Conservative columnist Rod Dreher, who left the Catholic church due to the disclosures about the abuse situation when the crisis broke wide open in 2002 and afterwards, weighs in on the Nienstedt story and Jennifer Haselberger's affidavit. Dreher stands with the bishops in their attacks on gay folks and women, and he agrees with them in their claim that religious freedom is under attack in the U.S. today. He reads the presidential executive order defending gay folks from discrimination in federal programs as an attack on religious liberty, as the U.S. Catholic bishops do, too.
But his argument about the Nienstedt story and Haselberger's affidavit: the bishops are seriously damaging their religious liberty crusade (and that of folks like Dreher) — they're "fifth columnists" undermining the efforts of right-leaning political and religious groups to protect religious liberty. His conclusion:
If Haselberger is telling the truth, it staggers the mind to think that Pope Francis — who has the right to remove Nienstedt — tolerates this man remaining in charge a single day longer. Then again, Bishop Finn still rules in Kansas City, and according to a comprehensive report done by BishopAccountability.org, the pope had a poor record on responding to abuse as Archbishop of Buenos Aires.
As a non-Catholic, I read this story, and think about how religious liberty in this country is now under assault, especially how right here in Louisiana, the seal of the confessional is severely threatened by ongoing litigation. And I think about how the archbishops of Minneapolis-St. Paul have behaved, saying one thing to reassure the public, but in fact behaving in exactly the opposite way, doing whatever they could to protect the clericalist mafia, and to marginalize Catholics like Jennifer Haselberger, who only wanted the Church to be the Church. I think about how the archdiocese appointed a priest who — if Haselberger is telling the truth (and as chancellor, had access to his personnel file) — had used the confessional as a way to facilitate an adulterous relationship.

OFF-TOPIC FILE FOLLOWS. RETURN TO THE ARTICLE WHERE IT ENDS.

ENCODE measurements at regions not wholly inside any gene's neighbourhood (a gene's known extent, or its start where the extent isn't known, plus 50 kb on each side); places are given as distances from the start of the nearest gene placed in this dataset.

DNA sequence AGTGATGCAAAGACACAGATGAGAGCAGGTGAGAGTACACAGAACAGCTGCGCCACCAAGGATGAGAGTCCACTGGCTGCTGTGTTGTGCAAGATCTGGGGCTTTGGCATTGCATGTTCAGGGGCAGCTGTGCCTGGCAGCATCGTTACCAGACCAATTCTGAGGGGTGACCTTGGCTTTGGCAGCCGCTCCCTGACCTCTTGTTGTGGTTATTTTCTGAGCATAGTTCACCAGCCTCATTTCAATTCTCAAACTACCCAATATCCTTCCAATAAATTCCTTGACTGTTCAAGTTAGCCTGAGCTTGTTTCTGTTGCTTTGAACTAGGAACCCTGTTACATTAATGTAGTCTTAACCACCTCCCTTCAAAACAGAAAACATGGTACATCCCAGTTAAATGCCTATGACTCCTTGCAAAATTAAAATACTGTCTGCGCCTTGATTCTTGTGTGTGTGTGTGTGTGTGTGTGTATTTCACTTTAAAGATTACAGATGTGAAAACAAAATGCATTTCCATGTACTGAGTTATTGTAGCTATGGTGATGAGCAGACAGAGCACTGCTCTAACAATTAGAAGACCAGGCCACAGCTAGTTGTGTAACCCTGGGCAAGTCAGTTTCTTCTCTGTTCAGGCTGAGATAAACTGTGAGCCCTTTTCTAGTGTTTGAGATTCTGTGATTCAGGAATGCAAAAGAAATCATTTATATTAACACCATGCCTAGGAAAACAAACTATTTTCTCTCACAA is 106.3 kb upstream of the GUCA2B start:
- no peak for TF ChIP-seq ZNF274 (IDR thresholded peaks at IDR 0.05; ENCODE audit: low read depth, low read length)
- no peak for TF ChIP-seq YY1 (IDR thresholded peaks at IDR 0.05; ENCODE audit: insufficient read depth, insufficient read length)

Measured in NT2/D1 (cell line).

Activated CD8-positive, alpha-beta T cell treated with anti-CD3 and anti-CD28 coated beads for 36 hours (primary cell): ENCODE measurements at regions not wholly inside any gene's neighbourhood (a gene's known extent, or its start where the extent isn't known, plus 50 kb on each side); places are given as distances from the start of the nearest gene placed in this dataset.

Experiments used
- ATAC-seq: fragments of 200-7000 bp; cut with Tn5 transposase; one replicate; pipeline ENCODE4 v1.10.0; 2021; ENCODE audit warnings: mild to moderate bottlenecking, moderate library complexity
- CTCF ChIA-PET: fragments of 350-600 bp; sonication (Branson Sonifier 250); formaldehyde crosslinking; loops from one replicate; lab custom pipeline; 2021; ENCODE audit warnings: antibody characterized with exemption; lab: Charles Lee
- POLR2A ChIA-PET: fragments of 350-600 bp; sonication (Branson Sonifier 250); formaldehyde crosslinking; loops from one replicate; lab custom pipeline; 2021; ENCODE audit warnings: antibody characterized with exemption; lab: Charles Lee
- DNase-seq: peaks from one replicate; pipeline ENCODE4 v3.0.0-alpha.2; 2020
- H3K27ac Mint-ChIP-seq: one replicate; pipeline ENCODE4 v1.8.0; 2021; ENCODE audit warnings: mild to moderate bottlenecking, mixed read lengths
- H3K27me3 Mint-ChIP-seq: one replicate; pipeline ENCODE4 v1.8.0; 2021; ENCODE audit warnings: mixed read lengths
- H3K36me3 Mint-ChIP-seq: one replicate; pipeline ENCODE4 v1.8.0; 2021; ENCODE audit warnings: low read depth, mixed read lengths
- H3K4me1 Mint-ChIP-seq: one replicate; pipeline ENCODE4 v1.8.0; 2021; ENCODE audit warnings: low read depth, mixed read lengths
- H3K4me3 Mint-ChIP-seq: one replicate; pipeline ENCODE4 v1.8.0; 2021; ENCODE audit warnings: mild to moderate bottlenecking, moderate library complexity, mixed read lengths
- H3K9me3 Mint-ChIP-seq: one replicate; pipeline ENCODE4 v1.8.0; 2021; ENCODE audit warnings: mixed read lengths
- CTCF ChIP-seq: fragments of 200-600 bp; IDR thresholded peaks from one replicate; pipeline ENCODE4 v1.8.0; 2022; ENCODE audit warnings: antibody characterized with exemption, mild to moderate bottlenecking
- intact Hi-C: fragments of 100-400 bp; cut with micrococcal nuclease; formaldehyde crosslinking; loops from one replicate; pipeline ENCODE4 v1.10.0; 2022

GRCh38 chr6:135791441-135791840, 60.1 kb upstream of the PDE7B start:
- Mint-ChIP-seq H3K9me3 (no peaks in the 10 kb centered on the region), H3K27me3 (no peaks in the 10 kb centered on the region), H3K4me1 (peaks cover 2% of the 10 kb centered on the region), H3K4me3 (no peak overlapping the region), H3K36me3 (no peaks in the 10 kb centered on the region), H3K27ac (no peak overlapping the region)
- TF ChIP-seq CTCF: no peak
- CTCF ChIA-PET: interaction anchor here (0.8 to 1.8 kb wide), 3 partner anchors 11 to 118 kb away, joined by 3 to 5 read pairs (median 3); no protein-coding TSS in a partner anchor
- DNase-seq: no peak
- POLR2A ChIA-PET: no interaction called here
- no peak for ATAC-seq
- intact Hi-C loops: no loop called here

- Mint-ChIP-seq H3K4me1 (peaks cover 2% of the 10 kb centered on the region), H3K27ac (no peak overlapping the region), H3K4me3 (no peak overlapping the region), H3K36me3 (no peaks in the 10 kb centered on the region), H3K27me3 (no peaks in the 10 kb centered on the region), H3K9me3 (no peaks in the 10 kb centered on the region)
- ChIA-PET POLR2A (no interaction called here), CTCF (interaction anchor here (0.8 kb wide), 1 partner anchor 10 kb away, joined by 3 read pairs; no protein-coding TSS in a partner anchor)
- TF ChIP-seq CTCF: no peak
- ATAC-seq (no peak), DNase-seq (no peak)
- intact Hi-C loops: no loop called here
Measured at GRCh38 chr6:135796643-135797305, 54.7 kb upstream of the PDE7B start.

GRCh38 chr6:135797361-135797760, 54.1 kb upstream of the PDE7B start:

I think of this, and it is not hard for me to understand why people have so little sympathy for religious liberty claims. They believe religious liberty is an excuse to let cretins like Archbishop Nienstedt and his minions get away with serving themselves, their careers, and their perverse sexual appetites. Just yesterday, I was speaking to a Protestant friend about the seal of the confessional controversy, and he said something to the effect of, "In this environment, there’s no way people are going to be predisposed to support the Church on this."
He's right. In the present and future war on religious liberty — a war that affects all religious believers, Catholic and non-Catholic alike — the US Catholic hierarchy all too often behaves like a fifth column.
I can hardly express how discouraging all this.
And though I agree with Dreher about almost nothing at all, I think he's right to make this judgment. (I also found it amazing to read him reporting something Haselberger says in her affidavit that I missed in my own reading of it: namely, that the point at which Haselberger became convinced Nienstedt must resign was when she was told that the investigators now looking into allegations that Nienstedt has had inappropriate sexual relationships with other men including priests and seminarians are investigation allegations that Nienstedt had a previous sexual relationship with Father Curtis Wehmeyer — whose sordid history I discussed here several days ago).
P.S. I'm grateful to Dennis Coday and his "Morning Briefing" column at National Catholic Reporter for the link to Dreher's statement.